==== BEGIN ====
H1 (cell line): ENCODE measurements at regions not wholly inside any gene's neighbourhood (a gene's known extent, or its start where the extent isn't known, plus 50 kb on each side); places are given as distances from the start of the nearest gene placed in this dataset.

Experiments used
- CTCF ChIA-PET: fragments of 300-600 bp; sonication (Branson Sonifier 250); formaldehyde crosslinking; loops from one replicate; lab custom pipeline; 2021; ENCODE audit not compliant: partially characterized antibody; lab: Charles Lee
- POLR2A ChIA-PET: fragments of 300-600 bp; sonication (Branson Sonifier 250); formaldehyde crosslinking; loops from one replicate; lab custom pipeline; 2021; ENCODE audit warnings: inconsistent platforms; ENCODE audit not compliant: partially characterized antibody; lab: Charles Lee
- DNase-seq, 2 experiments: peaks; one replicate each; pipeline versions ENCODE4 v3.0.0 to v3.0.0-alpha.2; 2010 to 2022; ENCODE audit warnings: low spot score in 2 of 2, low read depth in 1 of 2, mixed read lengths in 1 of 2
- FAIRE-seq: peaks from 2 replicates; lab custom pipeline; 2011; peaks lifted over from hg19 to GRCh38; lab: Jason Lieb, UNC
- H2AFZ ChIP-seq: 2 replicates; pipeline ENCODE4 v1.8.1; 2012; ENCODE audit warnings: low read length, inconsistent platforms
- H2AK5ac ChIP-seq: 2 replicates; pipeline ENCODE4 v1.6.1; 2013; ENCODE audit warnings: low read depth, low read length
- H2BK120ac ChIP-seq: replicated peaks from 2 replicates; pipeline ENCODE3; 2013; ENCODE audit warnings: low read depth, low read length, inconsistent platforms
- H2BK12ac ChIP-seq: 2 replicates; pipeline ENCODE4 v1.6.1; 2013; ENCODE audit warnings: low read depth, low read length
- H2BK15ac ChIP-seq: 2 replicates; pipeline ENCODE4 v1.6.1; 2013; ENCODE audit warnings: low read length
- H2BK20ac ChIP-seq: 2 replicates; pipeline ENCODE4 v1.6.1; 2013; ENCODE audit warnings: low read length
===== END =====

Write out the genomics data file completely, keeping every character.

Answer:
H1 (cell line): ENCODE measurements at regions not wholly inside any gene's neighbourhood (a gene's known extent, or its start where the extent isn't known, plus 50 kb on each side); places are given as distances from the start of the nearest gene placed in this dataset.

Experiments used
- CTCF ChIA-PET: fragments of 300-600 bp; sonication (Branson Sonifier 250); formaldehyde crosslinking; loops from one replicate; lab custom pipeline; 2021; ENCODE audit not compliant: partially characterized antibody; lab: Charles Lee
- POLR2A ChIA-PET: fragments of 300-600 bp; sonication (Branson Sonifier 250); formaldehyde crosslinking; loops from one replicate; lab custom pipeline; 2021; ENCODE audit warnings: inconsistent platforms; ENCODE audit not compliant: partially characterized antibody; lab: Charles Lee
- DNase-seq, 2 experiments: peaks; one replicate each; pipeline versions ENCODE4 v3.0.0 to v3.0.0-alpha.2; 2010 to 2022; ENCODE audit warnings: low spot score in 2 of 2, low read depth in 1 of 2, mixed read lengths in 1 of 2
- FAIRE-seq: peaks from 2 replicates; lab custom pipeline; 2011; peaks lifted over from hg19 to GRCh38; lab: Jason Lieb, UNC
- H2AFZ ChIP-seq: 2 replicates; pipeline ENCODE4 v1.8.1; 2012; ENCODE audit warnings: low read length, inconsistent platforms
- H2AK5ac ChIP-seq: 2 replicates; pipeline ENCODE4 v1.6.1; 2013; ENCODE audit warnings: low read depth, low read length
- H2BK120ac ChIP-seq: replicated peaks from 2 replicates; pipeline ENCODE3; 2013; ENCODE audit warnings: low read depth, low read length, inconsistent platforms
- H2BK12ac ChIP-seq: 2 replicates; pipeline ENCODE4 v1.6.1; 2013; ENCODE audit warnings: low read depth, low read length
- H2BK15ac ChIP-seq: 2 replicates; pipeline ENCODE4 v1.6.1; 2013; ENCODE audit warnings: low read length
- H2BK20ac ChIP-seq: 2 replicates; pipeline ENCODE4 v1.6.1; 2013; ENCODE audit warnings: low read length